Libyan Aviation Industry a major casualty of the UN No-Fly Zone Resolution and the long drawn civil war

As Libya continues to suffer from almost daily damaging air strikes from planes and missiles of NATO, as it claims to enforce a no fly-zone over the north African country under a UN Security Council resolution, air transport has emerged as one of the most serious casualties of the bombings.

The no-fly-zone over Libya, which includes civil aviation, is seriously threatening the country’s air transport sector which had just begun to recover from the embargo imposed from 1990 to 2003 by the United Nations to pressure Libya into handing over two men suspected of involvement in the Lockerbie bombing.

Libya had worked hard and tirelessly and at huge costs to catch up after falling behind following the air embargo which grounded its planes, making the sector suffer huge losses at the technical, material and human levels.
Afriqiyah Airlines was a symbol of Libya's pan African ambitions following the lifting of crippling sanctions against Libya
 Libya adopted a liberalization policy to open the country to the market in which the aviation sector occupied a predominant place with the setting up of several private and state-owned companies including Libyan Arab airlines, Afriqiyah Airways, Al-Buraq and several local private airlines.

This policy, for example, pushed Afriqiyah Airways, with an African vocation, to the rank of a world company, linking the African continent to the rest of the world.

Afriqiyah specialized in linking African and European capitals and, in this respect, flies to 72 destinations across the world via Tripoli.

Africans countries served by the airline are South Africa, Chad, Burkina Faso, Benin, DR Congo, Central African Republic, Cameroon, Egypt, Ghana, Sudan, Ivory Coast, Mali, Togo, Niger and Senegal.

In Europe and in the world, Afriqiyah serves France, Belgium, Germany, Italy, UK, Denmark, United Arab Emirates, China and Bangladesh.

Set up in the wake of the collapse of Air Afrique in 2002, Afriqiyah Airways, which chose 9-9-99 as logo to commemorate the date for the launch of the African Union (AU) in the Gulf of Sirte, Libya had the objective of a strategic vision to serve as an African integration tool at a competitive fare.

Within the framework of the modernization of its fleet, Afriqiyah Airways in late 2010 signed an agreement to purchase 23 planes of various types from Airbus, the European air plane manufacturer.

The European Union decided to freeze the assets of Afriqiyah following  the recent sanctions against the Libyan regime because it is a subsidiary of Libyan African Investment Portfolio.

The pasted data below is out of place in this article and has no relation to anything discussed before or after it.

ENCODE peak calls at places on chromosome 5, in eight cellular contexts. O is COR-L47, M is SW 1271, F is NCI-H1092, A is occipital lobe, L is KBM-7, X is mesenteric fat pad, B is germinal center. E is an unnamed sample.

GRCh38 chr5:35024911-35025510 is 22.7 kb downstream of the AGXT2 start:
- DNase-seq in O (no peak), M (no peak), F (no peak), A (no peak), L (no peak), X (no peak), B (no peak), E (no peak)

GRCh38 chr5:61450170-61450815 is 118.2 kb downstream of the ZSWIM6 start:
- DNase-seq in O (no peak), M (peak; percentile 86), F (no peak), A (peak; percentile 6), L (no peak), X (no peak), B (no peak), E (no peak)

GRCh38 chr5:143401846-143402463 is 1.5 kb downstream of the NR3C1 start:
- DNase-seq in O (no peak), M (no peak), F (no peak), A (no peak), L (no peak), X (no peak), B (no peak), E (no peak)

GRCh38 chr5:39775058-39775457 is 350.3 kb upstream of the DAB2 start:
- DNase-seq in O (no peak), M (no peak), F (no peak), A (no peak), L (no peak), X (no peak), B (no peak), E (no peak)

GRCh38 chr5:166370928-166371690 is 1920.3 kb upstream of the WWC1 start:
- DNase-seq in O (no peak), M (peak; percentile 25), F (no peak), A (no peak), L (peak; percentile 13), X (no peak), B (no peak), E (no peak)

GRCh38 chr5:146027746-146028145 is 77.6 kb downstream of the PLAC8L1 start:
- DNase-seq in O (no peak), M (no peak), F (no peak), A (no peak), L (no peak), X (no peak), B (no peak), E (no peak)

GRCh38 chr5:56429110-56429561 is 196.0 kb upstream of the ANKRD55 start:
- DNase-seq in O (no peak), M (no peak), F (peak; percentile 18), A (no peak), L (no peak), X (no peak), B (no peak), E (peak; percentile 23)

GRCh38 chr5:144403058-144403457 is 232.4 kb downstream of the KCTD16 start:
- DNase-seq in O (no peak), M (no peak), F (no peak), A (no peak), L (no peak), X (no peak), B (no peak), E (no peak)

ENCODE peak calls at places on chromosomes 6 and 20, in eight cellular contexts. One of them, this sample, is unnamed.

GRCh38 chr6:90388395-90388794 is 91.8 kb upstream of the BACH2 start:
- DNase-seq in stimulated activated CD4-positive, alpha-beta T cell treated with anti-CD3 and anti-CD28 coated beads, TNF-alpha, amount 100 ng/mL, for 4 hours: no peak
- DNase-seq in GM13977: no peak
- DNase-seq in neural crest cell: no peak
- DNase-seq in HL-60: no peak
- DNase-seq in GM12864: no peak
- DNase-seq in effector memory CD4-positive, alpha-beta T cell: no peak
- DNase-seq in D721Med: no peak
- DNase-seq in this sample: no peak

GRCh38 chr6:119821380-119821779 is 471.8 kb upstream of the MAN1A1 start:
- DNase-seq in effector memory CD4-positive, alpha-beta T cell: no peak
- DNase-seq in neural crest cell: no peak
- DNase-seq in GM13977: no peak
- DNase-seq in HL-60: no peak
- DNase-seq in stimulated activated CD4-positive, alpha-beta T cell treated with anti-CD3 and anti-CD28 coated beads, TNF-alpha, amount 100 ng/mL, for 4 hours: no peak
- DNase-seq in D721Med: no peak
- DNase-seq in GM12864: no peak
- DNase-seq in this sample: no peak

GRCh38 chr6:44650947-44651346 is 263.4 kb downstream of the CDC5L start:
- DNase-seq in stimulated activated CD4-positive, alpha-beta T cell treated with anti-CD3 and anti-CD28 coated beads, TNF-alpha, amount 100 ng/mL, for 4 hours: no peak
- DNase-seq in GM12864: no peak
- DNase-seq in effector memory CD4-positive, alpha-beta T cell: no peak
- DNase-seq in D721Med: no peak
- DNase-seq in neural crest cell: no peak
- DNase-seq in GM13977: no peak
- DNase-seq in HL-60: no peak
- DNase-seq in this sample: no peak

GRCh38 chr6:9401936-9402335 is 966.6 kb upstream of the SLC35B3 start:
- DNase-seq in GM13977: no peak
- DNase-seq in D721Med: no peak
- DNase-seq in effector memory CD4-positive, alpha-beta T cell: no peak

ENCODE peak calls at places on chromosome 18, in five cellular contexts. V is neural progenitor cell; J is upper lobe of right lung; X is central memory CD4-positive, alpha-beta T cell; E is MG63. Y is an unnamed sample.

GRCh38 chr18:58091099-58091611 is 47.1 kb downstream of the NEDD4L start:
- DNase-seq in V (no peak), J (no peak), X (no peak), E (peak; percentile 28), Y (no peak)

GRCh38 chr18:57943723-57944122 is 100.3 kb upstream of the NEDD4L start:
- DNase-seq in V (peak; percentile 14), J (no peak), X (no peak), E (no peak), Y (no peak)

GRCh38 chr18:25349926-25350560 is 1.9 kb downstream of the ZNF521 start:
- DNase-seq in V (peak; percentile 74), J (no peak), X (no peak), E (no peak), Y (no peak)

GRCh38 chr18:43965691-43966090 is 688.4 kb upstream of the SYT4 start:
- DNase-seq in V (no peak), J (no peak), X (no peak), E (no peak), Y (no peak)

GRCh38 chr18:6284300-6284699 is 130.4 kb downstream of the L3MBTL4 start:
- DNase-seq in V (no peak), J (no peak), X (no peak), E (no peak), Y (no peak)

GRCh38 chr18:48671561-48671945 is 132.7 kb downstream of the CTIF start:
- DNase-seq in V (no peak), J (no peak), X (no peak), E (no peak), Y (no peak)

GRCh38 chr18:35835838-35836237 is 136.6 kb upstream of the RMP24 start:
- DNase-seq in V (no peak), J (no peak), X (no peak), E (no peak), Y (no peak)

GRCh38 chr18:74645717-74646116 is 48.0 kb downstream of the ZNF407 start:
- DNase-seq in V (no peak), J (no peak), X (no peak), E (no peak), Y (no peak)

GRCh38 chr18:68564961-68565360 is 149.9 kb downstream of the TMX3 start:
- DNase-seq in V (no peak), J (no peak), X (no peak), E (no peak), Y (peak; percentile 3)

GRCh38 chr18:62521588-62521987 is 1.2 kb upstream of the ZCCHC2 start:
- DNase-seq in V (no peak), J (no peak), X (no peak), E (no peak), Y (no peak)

But this does nothing but worsens the Libyan air transport sector which records delay at both the level of technological progress and vocational training and the huge material damage due to the loss of markets.

If fares for urban and inter-urban transport have increased by 5-10 times in Libyan cities, the imposition of a no-fly zone has led, inevitably, to an air embargo that has grounded planes.

Many citizens are complaining about the new situation imposed by the air embargo which limits their freedom of movement.

For Hadj Mohamed Al-Hadi, a Libyan businessman who is used to going abroad very often, "to go, for example, to Cairo, Egypt, it takes between eight and fifteen days, although it takes a maximum of three hours by plane".

Actually, he said, “to travel to Cairo presently, one must leave Tripoli for Tunis by car (a day of travel at least), be at the airline counters of Tunis Air or Egypt Air the following day while not being sure to find a seat for the next flight. For, the only possibility that presents itself is a booking in 15 days, at least, to be sure to have a seat”.

Ahmed Abdelmalek, a student in Egypt, laments the fact that one must "be physically present and pay cash for the ticket, not taking into consideration the hotel and cost of meals, taxi fares and other transport costs”.

On enduring all that ordeal, it is legitimate for Libyan citizens to wonder if the UN resolutions are motivated by the concern to protect civilian populations or to stifle Libyan civilian population.

That reality should hit the UN, the Security Council, NATO and the international community to be aware of the impact of the resolutions on civilian populations and to act to revise them.

This would be in a bid to avoid taking hostage civilians whom they want to protect by realizing rather belatedly, unfortunately, that the said resolutions have been made to implement political programmes.
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